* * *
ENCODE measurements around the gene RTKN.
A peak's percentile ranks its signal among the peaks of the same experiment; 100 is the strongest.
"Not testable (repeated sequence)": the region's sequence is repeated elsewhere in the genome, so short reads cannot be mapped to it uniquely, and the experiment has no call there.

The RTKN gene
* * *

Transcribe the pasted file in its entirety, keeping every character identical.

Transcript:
ENCODE measurements around the gene RTKN.
A peak's percentile ranks its signal among the peaks of the same experiment; 100 is the strongest.
"Not testable (repeated sequence)": the region's sequence is repeated elsewhere in the genome, so short reads cannot be mapped to it uniquely, and the experiment has no call there.

The RTKN gene